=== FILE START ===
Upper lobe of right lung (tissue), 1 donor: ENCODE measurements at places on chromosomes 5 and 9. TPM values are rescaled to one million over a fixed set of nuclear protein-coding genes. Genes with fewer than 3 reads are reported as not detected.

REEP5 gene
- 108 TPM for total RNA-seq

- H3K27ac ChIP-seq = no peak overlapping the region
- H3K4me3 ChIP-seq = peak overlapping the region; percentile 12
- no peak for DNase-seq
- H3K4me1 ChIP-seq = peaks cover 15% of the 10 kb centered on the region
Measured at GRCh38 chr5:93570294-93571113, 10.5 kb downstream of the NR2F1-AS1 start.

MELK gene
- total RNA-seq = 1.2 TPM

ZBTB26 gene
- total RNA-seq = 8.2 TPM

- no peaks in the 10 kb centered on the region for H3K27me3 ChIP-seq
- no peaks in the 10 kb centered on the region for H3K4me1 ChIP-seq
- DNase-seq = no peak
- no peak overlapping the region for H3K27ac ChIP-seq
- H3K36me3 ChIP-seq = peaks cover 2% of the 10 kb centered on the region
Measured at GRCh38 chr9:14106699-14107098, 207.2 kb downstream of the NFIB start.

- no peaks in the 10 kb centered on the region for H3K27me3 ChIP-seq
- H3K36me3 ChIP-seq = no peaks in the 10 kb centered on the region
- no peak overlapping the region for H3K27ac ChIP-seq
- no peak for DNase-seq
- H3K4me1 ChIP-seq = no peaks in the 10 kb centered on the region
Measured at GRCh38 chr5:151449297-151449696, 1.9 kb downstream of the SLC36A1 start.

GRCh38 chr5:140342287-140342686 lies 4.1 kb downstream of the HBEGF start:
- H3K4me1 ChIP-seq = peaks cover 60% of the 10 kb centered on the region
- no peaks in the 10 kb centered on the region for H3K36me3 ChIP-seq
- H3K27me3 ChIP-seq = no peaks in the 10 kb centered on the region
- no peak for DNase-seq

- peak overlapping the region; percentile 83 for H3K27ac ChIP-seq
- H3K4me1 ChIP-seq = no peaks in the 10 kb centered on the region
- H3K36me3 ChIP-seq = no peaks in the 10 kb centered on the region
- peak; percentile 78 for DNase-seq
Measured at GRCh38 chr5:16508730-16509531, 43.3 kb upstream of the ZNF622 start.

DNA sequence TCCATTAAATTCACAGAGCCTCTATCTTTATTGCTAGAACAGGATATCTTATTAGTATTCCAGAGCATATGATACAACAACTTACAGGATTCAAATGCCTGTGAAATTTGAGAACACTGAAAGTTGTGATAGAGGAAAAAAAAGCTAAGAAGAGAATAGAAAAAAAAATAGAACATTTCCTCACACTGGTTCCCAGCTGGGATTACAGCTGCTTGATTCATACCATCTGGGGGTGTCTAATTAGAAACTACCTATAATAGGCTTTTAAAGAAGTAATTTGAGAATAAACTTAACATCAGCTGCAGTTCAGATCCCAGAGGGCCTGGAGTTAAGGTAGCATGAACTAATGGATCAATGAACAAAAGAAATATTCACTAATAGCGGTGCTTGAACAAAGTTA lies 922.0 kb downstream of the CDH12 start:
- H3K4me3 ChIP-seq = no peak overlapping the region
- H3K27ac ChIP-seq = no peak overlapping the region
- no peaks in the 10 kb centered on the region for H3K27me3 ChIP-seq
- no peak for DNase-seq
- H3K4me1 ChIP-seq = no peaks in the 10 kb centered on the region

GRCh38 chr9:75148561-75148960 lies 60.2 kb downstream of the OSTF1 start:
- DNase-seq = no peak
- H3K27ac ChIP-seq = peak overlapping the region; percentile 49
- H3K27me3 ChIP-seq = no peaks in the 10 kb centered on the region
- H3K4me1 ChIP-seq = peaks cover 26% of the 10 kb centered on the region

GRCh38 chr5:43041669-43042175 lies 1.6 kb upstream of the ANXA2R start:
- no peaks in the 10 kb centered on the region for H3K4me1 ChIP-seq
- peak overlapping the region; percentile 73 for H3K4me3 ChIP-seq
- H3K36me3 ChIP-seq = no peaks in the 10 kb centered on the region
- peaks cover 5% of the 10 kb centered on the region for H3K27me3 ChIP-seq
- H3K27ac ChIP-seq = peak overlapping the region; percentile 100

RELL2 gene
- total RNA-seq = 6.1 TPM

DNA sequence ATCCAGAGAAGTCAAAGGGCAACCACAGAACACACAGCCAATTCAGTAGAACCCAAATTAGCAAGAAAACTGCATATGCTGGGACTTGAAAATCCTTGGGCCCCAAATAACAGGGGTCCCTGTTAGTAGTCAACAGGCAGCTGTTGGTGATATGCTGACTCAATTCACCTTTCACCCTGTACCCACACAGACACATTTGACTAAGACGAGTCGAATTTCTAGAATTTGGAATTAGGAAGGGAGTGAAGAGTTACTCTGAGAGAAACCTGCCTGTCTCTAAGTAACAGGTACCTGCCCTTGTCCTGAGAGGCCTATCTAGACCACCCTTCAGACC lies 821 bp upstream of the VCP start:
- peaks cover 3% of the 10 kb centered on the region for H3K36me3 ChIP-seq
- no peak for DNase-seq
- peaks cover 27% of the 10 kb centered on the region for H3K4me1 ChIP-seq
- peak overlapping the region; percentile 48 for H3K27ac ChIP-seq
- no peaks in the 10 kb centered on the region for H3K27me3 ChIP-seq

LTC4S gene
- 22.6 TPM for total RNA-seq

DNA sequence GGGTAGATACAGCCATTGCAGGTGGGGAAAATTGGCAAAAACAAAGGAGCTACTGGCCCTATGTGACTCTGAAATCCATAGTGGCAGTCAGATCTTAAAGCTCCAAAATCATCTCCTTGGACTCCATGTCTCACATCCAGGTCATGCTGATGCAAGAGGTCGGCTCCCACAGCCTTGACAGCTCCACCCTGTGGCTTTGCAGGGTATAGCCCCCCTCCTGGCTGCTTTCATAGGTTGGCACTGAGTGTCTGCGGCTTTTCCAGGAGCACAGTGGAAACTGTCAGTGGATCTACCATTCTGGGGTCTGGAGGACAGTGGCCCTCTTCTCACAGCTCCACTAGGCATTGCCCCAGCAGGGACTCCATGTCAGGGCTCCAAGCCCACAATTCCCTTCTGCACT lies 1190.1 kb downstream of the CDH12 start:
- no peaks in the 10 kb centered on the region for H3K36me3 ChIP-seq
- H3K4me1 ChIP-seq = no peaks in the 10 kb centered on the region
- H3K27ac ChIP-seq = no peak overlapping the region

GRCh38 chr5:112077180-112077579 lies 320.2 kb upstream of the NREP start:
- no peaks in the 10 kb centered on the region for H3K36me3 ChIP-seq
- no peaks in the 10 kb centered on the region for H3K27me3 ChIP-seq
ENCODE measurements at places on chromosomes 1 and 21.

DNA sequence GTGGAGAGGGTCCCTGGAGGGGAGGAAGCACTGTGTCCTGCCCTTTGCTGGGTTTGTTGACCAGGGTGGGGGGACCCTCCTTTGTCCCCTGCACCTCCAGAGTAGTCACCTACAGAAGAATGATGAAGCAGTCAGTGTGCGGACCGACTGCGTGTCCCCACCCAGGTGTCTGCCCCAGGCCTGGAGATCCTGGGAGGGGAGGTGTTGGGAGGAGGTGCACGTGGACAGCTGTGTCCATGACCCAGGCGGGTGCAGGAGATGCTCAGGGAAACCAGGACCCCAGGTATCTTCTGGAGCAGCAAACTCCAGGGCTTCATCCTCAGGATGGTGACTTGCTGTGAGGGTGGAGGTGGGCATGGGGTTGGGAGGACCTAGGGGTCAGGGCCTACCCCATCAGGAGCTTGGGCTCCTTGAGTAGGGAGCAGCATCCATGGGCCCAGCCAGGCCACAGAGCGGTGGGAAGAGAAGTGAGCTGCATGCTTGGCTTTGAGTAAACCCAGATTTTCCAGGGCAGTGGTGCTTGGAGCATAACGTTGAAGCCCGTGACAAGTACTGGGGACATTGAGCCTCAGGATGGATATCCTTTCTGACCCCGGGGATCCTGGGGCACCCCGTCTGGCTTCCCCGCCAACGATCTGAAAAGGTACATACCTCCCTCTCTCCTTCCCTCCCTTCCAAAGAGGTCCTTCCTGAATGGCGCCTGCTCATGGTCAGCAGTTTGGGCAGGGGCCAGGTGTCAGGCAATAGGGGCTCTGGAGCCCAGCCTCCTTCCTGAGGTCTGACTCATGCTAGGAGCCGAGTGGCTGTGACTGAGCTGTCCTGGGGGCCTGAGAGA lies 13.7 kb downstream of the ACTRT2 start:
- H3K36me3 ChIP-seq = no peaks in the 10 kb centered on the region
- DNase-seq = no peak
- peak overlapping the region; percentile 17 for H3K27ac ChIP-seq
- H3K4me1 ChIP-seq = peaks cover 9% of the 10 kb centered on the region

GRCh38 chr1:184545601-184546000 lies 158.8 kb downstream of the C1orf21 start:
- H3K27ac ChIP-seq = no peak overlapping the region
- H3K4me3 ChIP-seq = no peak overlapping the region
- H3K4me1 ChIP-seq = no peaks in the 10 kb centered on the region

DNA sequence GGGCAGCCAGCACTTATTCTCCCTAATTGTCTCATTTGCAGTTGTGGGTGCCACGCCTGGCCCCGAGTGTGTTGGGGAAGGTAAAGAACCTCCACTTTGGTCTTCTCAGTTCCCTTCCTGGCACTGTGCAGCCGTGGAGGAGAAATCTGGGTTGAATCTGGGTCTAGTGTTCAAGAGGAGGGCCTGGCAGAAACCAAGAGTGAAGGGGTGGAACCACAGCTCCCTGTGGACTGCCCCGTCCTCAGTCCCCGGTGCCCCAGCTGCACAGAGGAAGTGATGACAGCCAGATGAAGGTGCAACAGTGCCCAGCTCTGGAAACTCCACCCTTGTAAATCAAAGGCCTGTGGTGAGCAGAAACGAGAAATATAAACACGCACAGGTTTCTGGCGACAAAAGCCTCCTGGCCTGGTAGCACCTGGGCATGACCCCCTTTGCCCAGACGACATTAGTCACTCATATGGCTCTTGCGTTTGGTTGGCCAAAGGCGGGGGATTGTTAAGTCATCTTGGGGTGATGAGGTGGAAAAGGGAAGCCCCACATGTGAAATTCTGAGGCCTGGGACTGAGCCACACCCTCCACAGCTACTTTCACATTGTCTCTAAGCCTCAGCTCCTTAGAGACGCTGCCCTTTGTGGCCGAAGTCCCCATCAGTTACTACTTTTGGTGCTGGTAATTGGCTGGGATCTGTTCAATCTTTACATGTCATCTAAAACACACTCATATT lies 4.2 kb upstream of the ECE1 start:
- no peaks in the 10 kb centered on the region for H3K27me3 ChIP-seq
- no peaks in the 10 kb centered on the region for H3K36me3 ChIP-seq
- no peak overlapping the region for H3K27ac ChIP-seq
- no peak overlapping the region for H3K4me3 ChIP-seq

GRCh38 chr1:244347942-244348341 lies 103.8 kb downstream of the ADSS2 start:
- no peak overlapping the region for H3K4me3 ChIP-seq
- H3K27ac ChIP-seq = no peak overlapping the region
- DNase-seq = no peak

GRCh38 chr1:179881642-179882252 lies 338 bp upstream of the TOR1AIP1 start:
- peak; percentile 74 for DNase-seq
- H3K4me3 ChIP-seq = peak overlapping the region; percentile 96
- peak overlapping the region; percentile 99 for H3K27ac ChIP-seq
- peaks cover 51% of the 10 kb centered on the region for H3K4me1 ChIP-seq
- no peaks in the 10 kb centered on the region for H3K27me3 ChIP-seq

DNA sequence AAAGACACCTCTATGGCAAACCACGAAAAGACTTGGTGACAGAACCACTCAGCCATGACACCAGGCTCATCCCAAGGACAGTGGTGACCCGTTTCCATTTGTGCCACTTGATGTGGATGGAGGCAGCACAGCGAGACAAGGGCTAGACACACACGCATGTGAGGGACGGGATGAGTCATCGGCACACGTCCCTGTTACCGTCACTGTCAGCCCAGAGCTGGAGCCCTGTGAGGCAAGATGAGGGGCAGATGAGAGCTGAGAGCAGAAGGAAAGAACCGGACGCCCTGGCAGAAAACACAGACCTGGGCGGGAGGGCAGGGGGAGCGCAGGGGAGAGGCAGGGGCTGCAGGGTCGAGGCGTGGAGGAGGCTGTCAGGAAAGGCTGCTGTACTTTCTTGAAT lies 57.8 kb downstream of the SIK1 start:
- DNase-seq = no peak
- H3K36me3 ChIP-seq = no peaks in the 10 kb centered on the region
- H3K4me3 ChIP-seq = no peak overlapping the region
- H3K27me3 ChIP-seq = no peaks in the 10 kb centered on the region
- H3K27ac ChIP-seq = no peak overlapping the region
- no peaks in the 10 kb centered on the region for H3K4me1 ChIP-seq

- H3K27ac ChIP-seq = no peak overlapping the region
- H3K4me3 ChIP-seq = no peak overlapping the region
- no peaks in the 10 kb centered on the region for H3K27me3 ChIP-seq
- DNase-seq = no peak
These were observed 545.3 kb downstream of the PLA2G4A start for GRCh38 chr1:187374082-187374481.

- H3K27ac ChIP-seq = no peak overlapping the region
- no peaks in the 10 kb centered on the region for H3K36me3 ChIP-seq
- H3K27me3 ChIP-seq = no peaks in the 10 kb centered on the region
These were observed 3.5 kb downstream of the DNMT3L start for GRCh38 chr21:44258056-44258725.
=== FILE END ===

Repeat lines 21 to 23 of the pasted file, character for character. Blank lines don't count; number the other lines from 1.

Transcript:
- no peak overlapping the region for H3K27ac ChIP-seq
- no peak for DNase-seq
- H3K4me1 ChIP-seq = no peaks in the 10 kb centered on the region